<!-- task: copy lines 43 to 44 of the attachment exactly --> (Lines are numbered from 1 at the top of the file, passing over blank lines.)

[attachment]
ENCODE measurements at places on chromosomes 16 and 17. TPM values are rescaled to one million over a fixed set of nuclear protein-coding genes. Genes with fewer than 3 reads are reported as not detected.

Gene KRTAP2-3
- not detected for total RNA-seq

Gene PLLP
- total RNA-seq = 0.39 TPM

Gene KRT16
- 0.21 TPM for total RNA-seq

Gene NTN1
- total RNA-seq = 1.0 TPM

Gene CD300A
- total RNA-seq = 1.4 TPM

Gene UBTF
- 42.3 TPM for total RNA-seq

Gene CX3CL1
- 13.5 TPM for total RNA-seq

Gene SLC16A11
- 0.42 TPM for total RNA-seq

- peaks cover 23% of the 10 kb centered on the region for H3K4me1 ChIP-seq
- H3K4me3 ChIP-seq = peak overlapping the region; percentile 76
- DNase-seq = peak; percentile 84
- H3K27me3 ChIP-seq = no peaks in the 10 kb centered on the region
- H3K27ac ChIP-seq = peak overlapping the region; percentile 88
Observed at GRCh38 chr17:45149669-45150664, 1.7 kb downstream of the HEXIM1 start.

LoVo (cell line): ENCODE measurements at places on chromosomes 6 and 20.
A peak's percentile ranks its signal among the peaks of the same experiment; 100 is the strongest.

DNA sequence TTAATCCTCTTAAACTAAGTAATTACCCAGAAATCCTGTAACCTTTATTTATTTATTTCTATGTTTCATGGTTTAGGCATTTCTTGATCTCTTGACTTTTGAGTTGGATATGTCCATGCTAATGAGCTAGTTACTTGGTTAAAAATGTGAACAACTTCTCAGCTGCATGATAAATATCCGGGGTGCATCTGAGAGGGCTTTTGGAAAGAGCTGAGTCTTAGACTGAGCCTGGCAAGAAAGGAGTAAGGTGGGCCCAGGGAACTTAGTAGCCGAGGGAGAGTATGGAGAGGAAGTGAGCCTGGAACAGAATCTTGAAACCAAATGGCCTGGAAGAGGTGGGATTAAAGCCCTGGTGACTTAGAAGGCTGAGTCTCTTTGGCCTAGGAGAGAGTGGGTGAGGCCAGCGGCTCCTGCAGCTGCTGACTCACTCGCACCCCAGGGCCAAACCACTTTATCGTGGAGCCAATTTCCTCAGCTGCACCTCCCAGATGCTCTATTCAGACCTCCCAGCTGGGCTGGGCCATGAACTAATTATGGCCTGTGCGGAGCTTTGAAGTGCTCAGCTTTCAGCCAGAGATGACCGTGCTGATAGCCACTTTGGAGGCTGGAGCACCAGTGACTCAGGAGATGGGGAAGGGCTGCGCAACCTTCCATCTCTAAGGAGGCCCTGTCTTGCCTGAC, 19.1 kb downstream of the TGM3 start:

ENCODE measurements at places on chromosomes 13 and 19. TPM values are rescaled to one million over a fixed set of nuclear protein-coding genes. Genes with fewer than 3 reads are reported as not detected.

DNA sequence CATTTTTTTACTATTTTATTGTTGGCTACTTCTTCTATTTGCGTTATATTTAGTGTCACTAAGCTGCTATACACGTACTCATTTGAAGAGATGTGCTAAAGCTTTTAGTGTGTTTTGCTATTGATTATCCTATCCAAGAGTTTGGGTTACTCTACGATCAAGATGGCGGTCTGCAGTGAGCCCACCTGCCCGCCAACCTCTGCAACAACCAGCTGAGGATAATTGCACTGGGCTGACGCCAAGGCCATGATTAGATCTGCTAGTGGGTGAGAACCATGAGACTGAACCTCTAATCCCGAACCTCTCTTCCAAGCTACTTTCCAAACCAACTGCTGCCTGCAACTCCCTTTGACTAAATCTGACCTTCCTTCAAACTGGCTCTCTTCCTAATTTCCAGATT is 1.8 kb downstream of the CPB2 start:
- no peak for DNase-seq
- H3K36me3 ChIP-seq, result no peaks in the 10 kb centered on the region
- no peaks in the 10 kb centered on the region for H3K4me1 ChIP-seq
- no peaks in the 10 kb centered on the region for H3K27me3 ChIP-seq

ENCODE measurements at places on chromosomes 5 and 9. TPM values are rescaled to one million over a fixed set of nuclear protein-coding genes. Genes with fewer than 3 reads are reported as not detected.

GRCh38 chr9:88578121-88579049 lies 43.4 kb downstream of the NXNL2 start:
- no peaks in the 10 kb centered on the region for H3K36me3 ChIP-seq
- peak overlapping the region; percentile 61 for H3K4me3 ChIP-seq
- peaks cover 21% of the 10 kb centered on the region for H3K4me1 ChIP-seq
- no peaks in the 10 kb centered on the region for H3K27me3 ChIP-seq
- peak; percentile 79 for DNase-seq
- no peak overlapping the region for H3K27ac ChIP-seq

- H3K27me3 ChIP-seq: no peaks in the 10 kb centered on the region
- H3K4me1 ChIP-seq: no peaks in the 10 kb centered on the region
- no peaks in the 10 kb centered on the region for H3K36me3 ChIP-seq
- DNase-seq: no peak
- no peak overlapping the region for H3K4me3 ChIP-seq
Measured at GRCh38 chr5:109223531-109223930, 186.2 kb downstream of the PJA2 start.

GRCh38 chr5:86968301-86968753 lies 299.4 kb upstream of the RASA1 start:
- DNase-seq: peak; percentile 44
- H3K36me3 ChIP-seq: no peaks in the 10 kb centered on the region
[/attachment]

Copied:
- no peaks in the 10 kb centered on the region for H3K36me3 ChIP-seq
- DNase-seq: no peak